How to distinguish swifts, swallows and martins

How to distinguish swifts, swallows and martins

© Tim Hill

They are pulling blood-chilling stunts high above the ground. Swifts, swallows, house and sand martins are probably our most acrobatic birds, but they are often hard to tell apart.

Summertime is their time. On warm summer evenings, we can spot them in screaming parties, speeding high above our roofs, sometimes diving down dramatically, chasing each other. Swifts, swallows and martins surely portray a joie de vivre in summertime. 

But how do you distinguish them when they're moving so fast and sometimes far up? We've got a few tell-tale signs to look out for to identify each bird easily.

Swift in the air

Common Swift © David Tipling/2020VISION


Contrary to popular belief, swifts are not related to swallows and martins. In summer, they're the latest to arrive from the winter quarters and the first to leave, spending only around 6 weeks in the UK to breed.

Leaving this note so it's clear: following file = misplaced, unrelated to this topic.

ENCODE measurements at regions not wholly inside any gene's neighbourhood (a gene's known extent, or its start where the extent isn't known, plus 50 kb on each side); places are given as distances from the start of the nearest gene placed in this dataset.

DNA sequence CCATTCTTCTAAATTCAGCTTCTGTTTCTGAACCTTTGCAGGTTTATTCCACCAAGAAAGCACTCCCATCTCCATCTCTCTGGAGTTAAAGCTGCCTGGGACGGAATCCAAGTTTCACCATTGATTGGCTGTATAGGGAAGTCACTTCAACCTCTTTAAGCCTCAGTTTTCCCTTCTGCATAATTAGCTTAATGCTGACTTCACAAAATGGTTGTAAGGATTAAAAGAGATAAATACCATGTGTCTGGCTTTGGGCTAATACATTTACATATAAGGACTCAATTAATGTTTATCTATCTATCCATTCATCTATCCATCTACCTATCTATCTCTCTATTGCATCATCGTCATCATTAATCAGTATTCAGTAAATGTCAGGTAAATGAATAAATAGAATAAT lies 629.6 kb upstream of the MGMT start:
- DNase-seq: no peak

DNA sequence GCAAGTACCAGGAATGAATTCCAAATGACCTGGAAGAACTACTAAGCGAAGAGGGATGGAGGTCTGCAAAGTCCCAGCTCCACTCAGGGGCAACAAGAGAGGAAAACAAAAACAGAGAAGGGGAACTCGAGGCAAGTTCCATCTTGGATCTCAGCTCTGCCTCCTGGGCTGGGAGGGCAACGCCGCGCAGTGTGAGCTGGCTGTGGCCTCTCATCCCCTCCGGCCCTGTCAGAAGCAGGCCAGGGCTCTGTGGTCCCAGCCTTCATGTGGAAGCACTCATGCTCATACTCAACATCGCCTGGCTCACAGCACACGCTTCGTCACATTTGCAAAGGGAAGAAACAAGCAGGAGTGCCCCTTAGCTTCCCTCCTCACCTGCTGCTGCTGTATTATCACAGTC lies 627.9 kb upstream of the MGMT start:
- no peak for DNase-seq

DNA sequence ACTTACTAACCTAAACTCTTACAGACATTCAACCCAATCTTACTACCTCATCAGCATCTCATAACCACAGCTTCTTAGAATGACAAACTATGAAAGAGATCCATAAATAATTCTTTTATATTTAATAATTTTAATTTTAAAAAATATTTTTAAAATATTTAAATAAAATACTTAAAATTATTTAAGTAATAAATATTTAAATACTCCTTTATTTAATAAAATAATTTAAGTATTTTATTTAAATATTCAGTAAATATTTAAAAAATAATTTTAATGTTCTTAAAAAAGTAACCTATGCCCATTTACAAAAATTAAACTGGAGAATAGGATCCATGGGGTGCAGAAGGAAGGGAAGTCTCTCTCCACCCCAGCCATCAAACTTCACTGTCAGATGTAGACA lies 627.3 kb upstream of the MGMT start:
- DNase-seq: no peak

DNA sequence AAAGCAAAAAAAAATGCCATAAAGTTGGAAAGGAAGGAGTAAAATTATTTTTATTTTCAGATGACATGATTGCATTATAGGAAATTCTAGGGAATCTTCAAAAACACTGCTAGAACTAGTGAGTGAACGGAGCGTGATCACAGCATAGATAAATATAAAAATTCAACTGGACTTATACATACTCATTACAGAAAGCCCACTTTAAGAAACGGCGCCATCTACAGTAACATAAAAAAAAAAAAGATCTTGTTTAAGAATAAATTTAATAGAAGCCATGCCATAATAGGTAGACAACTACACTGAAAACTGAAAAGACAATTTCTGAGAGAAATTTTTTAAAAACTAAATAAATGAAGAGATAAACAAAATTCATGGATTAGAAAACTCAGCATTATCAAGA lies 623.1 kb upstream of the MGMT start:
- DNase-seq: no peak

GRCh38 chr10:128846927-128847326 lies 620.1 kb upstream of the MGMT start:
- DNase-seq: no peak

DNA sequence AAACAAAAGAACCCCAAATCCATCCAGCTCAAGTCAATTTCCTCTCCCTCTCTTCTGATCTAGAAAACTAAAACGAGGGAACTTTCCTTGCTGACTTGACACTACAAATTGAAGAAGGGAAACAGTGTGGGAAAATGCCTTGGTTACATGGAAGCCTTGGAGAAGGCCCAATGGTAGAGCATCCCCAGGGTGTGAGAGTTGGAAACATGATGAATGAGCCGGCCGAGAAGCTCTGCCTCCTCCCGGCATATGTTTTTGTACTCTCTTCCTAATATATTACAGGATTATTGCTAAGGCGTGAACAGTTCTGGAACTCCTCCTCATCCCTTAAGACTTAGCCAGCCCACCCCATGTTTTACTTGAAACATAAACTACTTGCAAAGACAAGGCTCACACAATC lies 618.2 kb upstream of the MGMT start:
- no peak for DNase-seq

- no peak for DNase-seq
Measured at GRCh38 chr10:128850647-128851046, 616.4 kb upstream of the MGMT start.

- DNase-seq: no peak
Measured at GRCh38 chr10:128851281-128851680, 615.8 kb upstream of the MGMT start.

Except for breeding, swifts don't land. They eat, drink, sleep and even mate on the wing. Young swifts, which mostly don't breed at all until their third or fourth year, won't touch down for years.  

Wingspan: 36-50cm
Colour: Dark all over, mottled brown, can appear black in the sky, lighter throat
Defining feature: their distinctive sickle-shaped wings


Barn swallow (Hirundo rustica) © Chris Gomersall/2020VISION


Swallows and martins belong to the family hirundinidae - whereas swifts are from the family apodidae. This makes swifts closer related to hummingbirds than to swallows.

In late summer, swallows can often be spotted perching together on telephone wires and power lines. This is the swallow version of a Departure Hall, as they're getting ready to migrate to Africa for the winter.

Wingspan: 25-32cm
Colour: Glossy blue upperparts, white underparts, red throat
Defining feature: long forked tail, red throat

House martins

House martins © James Rogerson

House martins & sand martins

As the name suggests, house martins often nest in the eaves of houses in our towns and villages. Their intricate mud nests take days to build and are often returned to and used in following years. Sand martins live along rivers and other water bodies, including man-made gravel pits where artificial nesting banks are sometimes provided.

Wingspan: 26-29cm
Colour: House martin: glossy blue upperparts, pure white underparts 
             Sand martin: dark brown upperparts, dark underwings with a white belly and a brown chest bar
Defining feature: short tail, completely white underparts (no red throat like the swallow) (house martin), brown chest bar (sand martin)

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